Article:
The San Diego City Council will discuss two proposals to regulate cultivation, manufacturing, distribution, and testing of cannabis on September 11, 2017. One proposal regulates testing only, while the other includes cultivation, manufacturing, and distribution. Though the City has not released the actual proposals, the hearing notice calls for allowing cultivation, manufacturing, and distribution in light and heavy industrial zones. While the proposal is welcome, advocates believe that the zoning restrictions in the proposal are too stringent to allow the City of San Diego to have a thriving cannabis economy or even to allow the City to produce enough cannabis to meet the needs of local consumers and qualified patients.
One challenge with the City’s proposal is that the zoning restrictions for manufacturing, cultivation, and distribution would be essentially the same as the ones the City imposes on dispensaries. This means that cultivation, manufacturing, and distribution would have to be 1,000 feet away, measured in a radius unless a barrier interferes with pedestrian access, from sensitive uses including schools, child care facilities, libraries, parks, playgrounds, churches, residential drug or alcohol rehabilitation facilities, and minor-oriented facilities such as a Boys & Girls Club. They would likely also have to be 100 feet away, measured in a radius, from the start of a residential zone.
Indeed, the City is actually proposing that zoning for manufacturing, cultivation, and distribution be more restrictive than for dispensaries: the City would limit the number of licenses for these uses to two (2), per city council district. By contrast, the City ordinance for dispensaries limited those licenses to a maximum of four (4) per city council district. San Diego has nine city council districts, but most likely, the city would never issue eighteen licenses for cultivation, manufacturing, and distribution if this proposal passes. We know this because applicants have tried to open dispensaries for the past three-and-one-half years under the City’s dispensary ordinance, which has very similar zoning restrictions. Because of these distance buffers and limited number of viable zones, operators have only been able to open dispensaries in some of the City’s council districts. Other districts have seen no applications, and may never, unless the ordinance is amended to allow dispensaries to open in additional zones.
If put into effect, the City’s proposal for manufacturing, cultivation, and distribution would suffer the same problems as the dispensary ordinance: the zoning rules would allow only a small number of licensed manufacturers, cultivators, and distributors to operate in a few of the City’s nine council districts. It is possible the number of issued licenses would not crack ten.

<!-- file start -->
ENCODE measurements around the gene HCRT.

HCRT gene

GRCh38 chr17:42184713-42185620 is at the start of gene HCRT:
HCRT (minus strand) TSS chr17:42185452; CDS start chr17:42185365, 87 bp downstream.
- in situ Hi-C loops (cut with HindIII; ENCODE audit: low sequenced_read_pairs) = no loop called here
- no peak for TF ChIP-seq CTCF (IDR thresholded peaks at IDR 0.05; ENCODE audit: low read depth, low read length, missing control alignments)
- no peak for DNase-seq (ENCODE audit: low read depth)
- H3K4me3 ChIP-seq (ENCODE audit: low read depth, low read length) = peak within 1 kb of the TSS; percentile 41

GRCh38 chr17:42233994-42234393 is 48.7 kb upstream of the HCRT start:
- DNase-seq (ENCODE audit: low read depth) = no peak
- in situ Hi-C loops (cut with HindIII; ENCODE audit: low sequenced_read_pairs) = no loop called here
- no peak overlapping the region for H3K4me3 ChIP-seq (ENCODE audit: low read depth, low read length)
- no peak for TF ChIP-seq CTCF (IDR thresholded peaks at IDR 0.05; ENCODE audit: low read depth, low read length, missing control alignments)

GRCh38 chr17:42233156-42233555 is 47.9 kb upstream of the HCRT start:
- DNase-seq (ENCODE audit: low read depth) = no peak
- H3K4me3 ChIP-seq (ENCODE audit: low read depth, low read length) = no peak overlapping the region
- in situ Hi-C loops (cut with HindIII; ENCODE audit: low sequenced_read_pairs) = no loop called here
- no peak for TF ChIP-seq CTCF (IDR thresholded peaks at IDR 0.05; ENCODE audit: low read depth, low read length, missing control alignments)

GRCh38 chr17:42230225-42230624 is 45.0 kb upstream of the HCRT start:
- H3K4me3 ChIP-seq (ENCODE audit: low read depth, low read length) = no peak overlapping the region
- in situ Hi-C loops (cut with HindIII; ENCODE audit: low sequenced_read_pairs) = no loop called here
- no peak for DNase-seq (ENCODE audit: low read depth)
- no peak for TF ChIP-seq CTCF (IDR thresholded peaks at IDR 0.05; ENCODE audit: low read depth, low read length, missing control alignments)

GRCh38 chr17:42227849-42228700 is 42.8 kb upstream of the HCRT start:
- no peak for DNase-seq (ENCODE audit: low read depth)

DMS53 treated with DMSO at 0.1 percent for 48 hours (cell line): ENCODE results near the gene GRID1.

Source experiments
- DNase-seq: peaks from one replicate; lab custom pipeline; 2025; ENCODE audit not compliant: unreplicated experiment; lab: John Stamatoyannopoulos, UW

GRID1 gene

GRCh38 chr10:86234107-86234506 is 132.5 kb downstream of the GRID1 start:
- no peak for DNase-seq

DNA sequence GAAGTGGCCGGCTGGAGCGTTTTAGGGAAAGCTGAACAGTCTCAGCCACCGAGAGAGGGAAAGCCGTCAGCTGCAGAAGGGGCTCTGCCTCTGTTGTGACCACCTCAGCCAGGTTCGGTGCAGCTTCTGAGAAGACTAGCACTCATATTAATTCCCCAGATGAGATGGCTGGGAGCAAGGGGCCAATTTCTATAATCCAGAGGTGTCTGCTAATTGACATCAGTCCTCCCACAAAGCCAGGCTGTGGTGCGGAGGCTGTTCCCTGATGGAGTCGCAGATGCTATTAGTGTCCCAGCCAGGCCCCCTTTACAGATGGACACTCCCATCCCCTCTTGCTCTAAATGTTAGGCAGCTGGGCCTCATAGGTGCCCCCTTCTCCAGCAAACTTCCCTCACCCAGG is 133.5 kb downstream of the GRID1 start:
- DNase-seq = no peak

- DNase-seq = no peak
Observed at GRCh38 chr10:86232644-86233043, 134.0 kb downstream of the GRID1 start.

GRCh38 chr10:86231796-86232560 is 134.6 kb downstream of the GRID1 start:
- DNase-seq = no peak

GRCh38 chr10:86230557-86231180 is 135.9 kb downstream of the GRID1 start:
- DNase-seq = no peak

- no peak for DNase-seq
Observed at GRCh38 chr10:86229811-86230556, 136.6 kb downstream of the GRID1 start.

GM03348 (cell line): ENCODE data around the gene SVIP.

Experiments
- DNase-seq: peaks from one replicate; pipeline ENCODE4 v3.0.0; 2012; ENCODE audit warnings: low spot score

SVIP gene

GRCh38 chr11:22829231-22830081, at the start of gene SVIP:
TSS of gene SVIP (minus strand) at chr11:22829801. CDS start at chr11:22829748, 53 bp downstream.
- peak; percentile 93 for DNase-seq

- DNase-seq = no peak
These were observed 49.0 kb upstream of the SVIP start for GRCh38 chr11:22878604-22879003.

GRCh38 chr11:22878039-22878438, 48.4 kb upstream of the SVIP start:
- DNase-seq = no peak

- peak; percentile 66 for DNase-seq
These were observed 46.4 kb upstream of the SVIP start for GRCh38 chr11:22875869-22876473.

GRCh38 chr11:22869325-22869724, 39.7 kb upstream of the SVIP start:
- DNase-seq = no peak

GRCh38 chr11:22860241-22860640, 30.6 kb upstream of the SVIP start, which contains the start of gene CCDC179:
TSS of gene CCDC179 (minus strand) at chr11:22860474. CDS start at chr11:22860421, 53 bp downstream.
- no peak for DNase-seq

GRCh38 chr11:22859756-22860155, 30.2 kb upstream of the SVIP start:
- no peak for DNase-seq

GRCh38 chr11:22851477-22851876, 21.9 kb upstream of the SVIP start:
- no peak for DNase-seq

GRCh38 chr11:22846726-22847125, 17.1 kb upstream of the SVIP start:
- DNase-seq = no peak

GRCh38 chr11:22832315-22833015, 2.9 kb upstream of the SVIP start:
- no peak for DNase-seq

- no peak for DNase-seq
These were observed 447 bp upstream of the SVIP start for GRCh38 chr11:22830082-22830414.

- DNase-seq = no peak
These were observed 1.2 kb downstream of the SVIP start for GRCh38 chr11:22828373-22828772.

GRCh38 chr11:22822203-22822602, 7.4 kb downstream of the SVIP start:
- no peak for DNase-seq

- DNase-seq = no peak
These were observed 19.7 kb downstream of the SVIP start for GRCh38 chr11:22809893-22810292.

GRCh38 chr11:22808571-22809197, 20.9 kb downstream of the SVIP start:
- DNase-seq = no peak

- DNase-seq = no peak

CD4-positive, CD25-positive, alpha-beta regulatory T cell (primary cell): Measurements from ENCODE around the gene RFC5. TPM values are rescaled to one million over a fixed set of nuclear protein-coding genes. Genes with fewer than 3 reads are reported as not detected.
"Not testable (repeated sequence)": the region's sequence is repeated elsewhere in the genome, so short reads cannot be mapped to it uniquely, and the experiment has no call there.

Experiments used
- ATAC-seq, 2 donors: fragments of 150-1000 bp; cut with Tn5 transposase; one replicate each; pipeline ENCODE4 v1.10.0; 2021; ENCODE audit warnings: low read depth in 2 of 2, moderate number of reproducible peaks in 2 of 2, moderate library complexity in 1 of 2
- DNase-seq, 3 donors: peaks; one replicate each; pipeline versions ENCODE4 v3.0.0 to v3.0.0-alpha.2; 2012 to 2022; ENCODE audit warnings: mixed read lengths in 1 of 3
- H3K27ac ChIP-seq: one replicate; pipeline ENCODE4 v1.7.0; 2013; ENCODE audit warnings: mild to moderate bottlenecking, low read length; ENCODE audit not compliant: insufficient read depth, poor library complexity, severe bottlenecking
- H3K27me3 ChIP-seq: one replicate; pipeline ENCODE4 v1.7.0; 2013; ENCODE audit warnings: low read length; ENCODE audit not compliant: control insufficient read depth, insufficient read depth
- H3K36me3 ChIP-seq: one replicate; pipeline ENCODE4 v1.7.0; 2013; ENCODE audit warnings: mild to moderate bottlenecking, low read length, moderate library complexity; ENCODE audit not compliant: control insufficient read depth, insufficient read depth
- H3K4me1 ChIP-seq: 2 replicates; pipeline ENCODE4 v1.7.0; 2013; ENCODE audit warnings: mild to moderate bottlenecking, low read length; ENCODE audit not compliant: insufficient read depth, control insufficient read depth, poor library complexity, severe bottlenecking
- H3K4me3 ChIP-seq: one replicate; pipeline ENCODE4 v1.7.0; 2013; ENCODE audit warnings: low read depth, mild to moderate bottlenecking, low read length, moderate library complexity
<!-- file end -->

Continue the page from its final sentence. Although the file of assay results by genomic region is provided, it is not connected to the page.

For this reason, advocates are encouraging the City Council to increase the number of allowed licenses. Many would appreciate less restrictive distance buffers. Indeed, the proposed distance buffers, if imposed, would be among the most restrictive for cultivation, manufacturing, and distribution in the State of California. But, advocates are focusing for now on raising the cap on possible licenses for manufacturing, cultivation, and distribution.
In other exciting news, San Diego’s Association of Cannabis Professionals has filed not one, not two, but seven local ballot initiatives. Cities include Carlsbad, Santee, Oceanside, Vista, Encinitas, Chula Vista, and Imperial Beach. They also filed a clean up initiative in Lemon Grove, designed to push back the City’s restrictive interpretation of ACP’s successful Measure V, which allowed for licensed dispensaries in the city following the November 2016 election. Though the initiatives vary somewhat, all call for licensing dispensaries or retail outlets, cultivation, manufacturing, testing, and distribution. Carlsbad’s initiative emphasizes delivery as a standalone, regulated use of land and option for access, and Imperial Beach’s initiative calls for cannabis consumption lounges, which would be a first for the region. Indeed, ACP’s Imperial Beach initiative may be the first proposed local ballot initiative to call for licensing of a consumption space following the passage of Proposition 64 in November.
Although filing the initiatives is exciting, ACP now begins the challenging work of signature gathering. They aim to gather enough signatures from registered voters in these cities to potentially call for a special election, and will also be fundraising to support these efforts. ACP has succeeded before, having run two successful initiative and election campaigns in La Mesa and Lemon Grove for Measures U and V during the November 2016 election. The author of this article is proud to have served as legal counsel for the Association of Cannabis Professionals for the past several years.
Disclaimer: This article has been prepared and published for informational purposes only and is not offered, nor should be construed, as legal advice.